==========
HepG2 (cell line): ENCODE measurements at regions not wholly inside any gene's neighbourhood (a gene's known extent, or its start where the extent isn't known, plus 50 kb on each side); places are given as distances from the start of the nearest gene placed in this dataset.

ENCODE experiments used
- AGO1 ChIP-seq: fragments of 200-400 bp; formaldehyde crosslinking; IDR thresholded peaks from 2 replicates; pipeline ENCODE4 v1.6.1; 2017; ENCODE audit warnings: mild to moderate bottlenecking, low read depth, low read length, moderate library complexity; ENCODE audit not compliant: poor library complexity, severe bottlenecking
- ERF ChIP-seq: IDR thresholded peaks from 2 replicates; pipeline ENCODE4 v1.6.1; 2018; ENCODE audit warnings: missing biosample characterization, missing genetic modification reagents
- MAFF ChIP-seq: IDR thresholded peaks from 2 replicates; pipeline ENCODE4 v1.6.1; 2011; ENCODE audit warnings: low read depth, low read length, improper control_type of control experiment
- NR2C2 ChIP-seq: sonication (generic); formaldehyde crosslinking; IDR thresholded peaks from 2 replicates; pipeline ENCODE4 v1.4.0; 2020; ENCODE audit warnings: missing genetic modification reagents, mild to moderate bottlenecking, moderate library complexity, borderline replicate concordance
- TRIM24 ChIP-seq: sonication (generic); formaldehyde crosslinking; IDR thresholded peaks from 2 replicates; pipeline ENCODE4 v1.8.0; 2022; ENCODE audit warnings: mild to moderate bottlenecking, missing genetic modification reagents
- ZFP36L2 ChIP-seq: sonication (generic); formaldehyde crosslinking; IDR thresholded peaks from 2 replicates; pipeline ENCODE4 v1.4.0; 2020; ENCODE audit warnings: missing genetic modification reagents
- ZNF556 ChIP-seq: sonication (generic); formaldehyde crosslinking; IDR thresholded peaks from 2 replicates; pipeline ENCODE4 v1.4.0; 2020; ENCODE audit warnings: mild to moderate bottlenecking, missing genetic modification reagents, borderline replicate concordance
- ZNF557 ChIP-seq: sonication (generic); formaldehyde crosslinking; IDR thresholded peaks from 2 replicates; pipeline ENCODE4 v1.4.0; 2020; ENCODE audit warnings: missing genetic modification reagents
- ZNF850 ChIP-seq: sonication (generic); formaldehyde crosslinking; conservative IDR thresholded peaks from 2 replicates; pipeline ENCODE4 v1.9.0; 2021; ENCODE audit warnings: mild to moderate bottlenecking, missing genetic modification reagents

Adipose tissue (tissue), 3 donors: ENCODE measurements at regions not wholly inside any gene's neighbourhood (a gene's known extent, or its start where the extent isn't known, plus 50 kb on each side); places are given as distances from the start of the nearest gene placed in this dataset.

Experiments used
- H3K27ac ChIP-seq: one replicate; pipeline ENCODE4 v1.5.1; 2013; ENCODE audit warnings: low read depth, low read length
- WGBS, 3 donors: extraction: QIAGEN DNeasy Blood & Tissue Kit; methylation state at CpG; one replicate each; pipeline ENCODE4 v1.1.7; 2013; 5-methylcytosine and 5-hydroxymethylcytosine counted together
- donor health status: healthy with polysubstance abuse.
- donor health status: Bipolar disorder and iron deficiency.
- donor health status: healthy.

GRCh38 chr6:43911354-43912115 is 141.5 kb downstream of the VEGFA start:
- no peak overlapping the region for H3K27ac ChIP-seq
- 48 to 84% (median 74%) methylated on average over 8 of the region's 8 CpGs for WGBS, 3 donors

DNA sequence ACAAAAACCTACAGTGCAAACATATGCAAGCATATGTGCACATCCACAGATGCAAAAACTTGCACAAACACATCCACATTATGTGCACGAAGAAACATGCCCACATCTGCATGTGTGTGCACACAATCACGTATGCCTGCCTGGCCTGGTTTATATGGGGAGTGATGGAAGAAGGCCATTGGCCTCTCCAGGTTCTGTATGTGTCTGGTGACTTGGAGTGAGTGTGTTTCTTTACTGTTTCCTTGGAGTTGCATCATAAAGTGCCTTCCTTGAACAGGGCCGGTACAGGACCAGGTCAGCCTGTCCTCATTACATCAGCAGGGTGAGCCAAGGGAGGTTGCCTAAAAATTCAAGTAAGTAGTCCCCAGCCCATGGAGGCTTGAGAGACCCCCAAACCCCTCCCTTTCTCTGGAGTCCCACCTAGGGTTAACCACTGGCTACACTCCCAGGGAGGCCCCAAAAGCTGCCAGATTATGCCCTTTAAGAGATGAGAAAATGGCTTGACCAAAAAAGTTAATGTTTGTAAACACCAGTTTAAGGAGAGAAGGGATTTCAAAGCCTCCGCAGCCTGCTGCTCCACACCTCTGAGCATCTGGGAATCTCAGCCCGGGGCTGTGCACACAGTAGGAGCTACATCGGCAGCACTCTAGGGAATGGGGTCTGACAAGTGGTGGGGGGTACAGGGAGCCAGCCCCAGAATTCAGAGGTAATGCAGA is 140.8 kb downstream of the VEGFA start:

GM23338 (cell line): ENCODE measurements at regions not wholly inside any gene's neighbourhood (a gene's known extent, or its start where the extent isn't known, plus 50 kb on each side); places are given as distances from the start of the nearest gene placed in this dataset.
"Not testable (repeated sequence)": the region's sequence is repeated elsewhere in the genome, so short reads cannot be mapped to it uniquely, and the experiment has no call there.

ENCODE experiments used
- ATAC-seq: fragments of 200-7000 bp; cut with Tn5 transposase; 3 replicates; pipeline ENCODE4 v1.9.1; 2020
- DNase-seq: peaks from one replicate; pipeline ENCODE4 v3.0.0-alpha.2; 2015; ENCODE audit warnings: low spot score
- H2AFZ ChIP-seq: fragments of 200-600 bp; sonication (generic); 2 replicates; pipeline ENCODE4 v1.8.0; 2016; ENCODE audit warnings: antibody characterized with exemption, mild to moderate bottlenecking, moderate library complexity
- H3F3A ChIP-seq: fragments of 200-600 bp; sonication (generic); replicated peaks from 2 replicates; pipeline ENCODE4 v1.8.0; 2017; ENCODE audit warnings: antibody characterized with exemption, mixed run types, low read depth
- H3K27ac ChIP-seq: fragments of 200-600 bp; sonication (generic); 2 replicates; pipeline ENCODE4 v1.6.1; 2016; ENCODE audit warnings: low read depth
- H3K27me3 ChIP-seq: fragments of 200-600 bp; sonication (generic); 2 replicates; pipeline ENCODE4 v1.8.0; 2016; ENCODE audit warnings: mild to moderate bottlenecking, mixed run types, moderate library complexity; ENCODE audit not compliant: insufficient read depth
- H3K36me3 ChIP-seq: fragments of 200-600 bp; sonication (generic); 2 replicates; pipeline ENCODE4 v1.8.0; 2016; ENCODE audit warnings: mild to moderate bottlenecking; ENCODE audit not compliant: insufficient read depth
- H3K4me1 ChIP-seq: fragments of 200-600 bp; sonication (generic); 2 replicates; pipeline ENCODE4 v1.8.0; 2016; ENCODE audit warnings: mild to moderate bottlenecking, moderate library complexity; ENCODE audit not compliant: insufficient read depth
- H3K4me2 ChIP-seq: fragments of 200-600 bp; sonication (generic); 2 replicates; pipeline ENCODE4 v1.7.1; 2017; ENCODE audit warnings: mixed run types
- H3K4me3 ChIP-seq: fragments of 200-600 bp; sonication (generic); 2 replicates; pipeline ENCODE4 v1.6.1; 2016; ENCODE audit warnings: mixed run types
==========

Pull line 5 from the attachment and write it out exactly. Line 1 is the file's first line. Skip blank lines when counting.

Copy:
- MAFF ChIP-seq: IDR thresholded peaks from 2 replicates; pipeline ENCODE4 v1.6.1; 2011; ENCODE audit warnings: low read depth, low read length, improper control_type of control experiment